Dolphins and whales are protected species and should not be disturbed

ORANJESTAD- The Directorate of Nature and Environment (DNM) has recently noticed many people and even water sports companies who published photos taken of dolphins in our territorial waters.

The ocean surrounding Aruba has plenty of dolphin activity throughout the year. The reason these species are here is not to entertain anyone but rather for specific needs. Rather than disturbing these species, the DNM urges everyone to move away and leave these species alone.

The six species of dolphins in our territorial waters that use the coastline as protection zones are: Tursiops truncatus, Steno bredanensis, Stenella longirostris, Stenella frontalis, Stenella attenuata, and Stenella coeruleoalba.

DolphinAruba serves as a “nursery” for these six species. The dolphin nursery is about 3 km in length along the coastal belt. One of the reasons these dolphins come to their nursery area is to recover from sustained injuries or give birth. They also use the nursing belt to protect themselves from sharks. The DNM is reminding the community that dolphins and whales are species protected by local laws. Article 7, paragraph 3 of the Nature protection ordinance specifies that it is against the law to disturb these protected species. Disturbing these mammals in any way is punishable by law. The law clearly states; “It is prohibited to catch or intentionally disturb a wild animal as referred to in paragraph 1”.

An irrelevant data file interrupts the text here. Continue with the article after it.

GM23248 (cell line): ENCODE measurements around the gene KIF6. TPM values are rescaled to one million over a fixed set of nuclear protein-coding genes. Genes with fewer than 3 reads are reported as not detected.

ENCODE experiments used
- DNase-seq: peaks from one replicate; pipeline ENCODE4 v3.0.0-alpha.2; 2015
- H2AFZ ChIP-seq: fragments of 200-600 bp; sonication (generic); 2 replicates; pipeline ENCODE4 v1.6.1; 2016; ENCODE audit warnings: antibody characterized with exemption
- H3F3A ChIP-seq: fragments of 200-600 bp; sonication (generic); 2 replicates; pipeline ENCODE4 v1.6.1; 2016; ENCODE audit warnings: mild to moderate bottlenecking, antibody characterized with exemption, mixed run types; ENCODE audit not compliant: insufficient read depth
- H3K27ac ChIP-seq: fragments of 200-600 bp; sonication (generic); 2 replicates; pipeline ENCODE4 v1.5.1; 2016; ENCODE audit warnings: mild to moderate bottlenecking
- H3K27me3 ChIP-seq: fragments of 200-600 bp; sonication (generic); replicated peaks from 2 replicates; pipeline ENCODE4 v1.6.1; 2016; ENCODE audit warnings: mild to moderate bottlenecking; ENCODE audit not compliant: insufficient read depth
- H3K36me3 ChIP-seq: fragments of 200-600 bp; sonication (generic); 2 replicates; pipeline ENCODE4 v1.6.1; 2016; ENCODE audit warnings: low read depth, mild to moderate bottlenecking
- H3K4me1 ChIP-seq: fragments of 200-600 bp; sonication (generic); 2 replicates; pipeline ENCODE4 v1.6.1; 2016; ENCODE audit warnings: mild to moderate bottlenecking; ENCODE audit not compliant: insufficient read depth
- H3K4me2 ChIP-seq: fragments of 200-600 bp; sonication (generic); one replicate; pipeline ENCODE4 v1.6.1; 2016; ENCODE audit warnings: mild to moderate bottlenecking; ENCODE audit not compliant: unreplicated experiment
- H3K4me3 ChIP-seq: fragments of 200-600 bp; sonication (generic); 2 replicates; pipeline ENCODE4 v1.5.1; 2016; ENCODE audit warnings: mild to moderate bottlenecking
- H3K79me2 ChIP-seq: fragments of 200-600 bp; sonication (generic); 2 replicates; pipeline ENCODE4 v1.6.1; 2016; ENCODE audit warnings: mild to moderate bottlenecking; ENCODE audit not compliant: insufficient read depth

The DNM asks for community cooperation to help protect our fauna to help preserve our natural resources.

DolphinAs mentioned, dolphin and whales species come to this area for protection, give birth, protect their newborn, and recover from their sickness. When you see any of these mammals, please do not disturb them, do not get close to them, do not feed them, do not photograph or film them. Always enjoy their presence from a safe and respectful distance. Do not publish the location where you have seen them on social media. When you encounter any marine mammals, the global guideline is not to swim, approach, touch, or interact with them. When you see them, playing or jumping in the waves, please stay 50 meters away from them. When you see them near the coast, please stay 100 meters away since they are giving birth or recovering. It is common to see them in larger groups to protect each other. The DNM and the Coastguard work closely with the Aruba Mammal Foundation. This NGO in charge of the protection and investigation of the mammal species.

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